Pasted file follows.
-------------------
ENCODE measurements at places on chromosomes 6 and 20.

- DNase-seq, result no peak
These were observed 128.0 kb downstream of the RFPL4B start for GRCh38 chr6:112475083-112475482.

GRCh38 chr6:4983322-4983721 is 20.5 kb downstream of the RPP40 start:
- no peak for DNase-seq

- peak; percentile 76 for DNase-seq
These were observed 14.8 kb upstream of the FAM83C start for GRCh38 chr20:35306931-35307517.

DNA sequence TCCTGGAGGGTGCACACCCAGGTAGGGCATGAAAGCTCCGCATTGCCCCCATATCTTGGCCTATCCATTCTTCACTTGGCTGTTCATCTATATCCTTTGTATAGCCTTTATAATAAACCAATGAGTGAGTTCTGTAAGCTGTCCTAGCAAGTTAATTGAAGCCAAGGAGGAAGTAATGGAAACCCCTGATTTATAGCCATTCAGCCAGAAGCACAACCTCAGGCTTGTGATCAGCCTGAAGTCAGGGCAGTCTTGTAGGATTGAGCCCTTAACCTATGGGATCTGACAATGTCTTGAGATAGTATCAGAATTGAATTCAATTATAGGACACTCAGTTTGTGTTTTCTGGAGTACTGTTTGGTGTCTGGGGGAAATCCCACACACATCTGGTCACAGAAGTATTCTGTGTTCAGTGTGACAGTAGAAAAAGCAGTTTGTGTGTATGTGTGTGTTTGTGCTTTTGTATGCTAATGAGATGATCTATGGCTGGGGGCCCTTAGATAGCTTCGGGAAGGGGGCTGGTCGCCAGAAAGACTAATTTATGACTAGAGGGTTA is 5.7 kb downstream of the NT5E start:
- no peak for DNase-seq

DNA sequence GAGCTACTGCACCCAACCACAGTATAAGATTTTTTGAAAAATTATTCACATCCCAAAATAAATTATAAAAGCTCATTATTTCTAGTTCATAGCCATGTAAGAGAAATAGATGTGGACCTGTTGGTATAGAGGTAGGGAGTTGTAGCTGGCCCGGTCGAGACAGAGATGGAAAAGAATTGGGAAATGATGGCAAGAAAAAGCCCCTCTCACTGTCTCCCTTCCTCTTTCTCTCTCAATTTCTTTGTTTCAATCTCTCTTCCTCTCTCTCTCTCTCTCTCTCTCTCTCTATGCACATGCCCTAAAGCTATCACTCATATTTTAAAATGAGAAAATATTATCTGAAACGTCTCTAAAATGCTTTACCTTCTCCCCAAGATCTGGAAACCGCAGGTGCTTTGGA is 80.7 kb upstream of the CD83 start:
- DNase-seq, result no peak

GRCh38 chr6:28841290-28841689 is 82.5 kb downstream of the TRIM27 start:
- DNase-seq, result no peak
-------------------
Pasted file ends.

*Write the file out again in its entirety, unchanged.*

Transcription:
ENCODE measurements at places on chromosomes 6 and 20.

- DNase-seq, result no peak
These were observed 128.0 kb downstream of the RFPL4B start for GRCh38 chr6:112475083-112475482.

GRCh38 chr6:4983322-4983721 is 20.5 kb downstream of the RPP40 start:
- no peak for DNase-seq

- peak; percentile 76 for DNase-seq
These were observed 14.8 kb upstream of the FAM83C start for GRCh38 chr20:35306931-35307517.

DNA sequence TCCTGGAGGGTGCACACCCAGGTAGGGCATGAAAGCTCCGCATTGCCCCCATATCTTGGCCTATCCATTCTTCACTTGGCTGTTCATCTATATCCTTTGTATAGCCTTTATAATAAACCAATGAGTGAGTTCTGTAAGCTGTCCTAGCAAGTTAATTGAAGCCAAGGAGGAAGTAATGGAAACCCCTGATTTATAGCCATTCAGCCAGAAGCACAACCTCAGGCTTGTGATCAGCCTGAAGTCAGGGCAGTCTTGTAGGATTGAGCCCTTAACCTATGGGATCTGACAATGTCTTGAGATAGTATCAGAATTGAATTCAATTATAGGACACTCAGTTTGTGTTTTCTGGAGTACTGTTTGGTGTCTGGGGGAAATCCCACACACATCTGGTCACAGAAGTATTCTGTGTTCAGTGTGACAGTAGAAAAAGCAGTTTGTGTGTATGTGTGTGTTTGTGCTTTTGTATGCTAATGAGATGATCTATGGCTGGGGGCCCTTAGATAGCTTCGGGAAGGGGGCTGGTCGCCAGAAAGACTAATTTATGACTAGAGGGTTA is 5.7 kb downstream of the NT5E start:
- no peak for DNase-seq

DNA sequence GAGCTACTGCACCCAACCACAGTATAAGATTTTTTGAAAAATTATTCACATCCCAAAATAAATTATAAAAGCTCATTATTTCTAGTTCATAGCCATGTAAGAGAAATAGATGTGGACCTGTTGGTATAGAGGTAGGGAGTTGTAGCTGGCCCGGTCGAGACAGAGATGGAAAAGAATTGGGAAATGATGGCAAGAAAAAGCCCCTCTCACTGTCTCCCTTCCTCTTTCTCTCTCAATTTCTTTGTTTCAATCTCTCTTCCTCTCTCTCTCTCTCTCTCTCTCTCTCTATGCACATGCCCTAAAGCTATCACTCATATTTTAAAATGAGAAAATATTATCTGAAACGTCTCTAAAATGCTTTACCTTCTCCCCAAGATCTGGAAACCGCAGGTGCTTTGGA is 80.7 kb upstream of the CD83 start:
- DNase-seq, result no peak

GRCh38 chr6:28841290-28841689 is 82.5 kb downstream of the TRIM27 start:
- DNase-seq, result no peak